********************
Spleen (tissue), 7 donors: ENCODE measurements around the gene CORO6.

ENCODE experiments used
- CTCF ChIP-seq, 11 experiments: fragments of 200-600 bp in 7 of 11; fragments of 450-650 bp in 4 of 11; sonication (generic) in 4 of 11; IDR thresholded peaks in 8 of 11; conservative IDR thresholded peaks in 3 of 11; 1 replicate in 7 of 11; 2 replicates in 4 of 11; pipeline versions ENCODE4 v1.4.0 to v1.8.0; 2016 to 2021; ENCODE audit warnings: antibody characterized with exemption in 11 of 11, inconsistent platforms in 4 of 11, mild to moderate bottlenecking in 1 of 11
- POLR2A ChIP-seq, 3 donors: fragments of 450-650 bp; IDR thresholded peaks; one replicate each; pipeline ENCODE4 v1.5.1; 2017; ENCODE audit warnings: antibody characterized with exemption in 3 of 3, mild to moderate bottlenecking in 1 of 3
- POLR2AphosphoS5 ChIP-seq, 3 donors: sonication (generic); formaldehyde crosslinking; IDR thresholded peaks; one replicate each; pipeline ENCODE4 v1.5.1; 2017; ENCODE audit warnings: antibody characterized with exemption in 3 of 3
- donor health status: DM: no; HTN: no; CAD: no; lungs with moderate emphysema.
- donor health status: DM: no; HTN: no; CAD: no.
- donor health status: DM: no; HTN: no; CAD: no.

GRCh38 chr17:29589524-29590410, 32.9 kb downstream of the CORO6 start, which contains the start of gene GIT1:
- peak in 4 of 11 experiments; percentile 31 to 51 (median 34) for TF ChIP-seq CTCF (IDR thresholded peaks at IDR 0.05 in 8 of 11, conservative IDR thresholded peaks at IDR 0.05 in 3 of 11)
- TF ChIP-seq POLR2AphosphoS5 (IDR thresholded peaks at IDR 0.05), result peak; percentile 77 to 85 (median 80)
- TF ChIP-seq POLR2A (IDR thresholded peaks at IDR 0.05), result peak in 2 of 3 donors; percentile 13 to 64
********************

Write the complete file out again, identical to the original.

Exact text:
Spleen (tissue), 7 donors: ENCODE measurements around the gene CORO6.

ENCODE experiments used
- CTCF ChIP-seq, 11 experiments: fragments of 200-600 bp in 7 of 11; fragments of 450-650 bp in 4 of 11; sonication (generic) in 4 of 11; IDR thresholded peaks in 8 of 11; conservative IDR thresholded peaks in 3 of 11; 1 replicate in 7 of 11; 2 replicates in 4 of 11; pipeline versions ENCODE4 v1.4.0 to v1.8.0; 2016 to 2021; ENCODE audit warnings: antibody characterized with exemption in 11 of 11, inconsistent platforms in 4 of 11, mild to moderate bottlenecking in 1 of 11
- POLR2A ChIP-seq, 3 donors: fragments of 450-650 bp; IDR thresholded peaks; one replicate each; pipeline ENCODE4 v1.5.1; 2017; ENCODE audit warnings: antibody characterized with exemption in 3 of 3, mild to moderate bottlenecking in 1 of 3
- POLR2AphosphoS5 ChIP-seq, 3 donors: sonication (generic); formaldehyde crosslinking; IDR thresholded peaks; one replicate each; pipeline ENCODE4 v1.5.1; 2017; ENCODE audit warnings: antibody characterized with exemption in 3 of 3
- donor health status: DM: no; HTN: no; CAD: no; lungs with moderate emphysema.
- donor health status: DM: no; HTN: no; CAD: no.
- donor health status: DM: no; HTN: no; CAD: no.

GRCh38 chr17:29589524-29590410, 32.9 kb downstream of the CORO6 start, which contains the start of gene GIT1:
- peak in 4 of 11 experiments; percentile 31 to 51 (median 34) for TF ChIP-seq CTCF (IDR thresholded peaks at IDR 0.05 in 8 of 11, conservative IDR thresholded peaks at IDR 0.05 in 3 of 11)
- TF ChIP-seq POLR2AphosphoS5 (IDR thresholded peaks at IDR 0.05), result peak; percentile 77 to 85 (median 80)
- TF ChIP-seq POLR2A (IDR thresholded peaks at IDR 0.05), result peak in 2 of 3 donors; percentile 13 to 64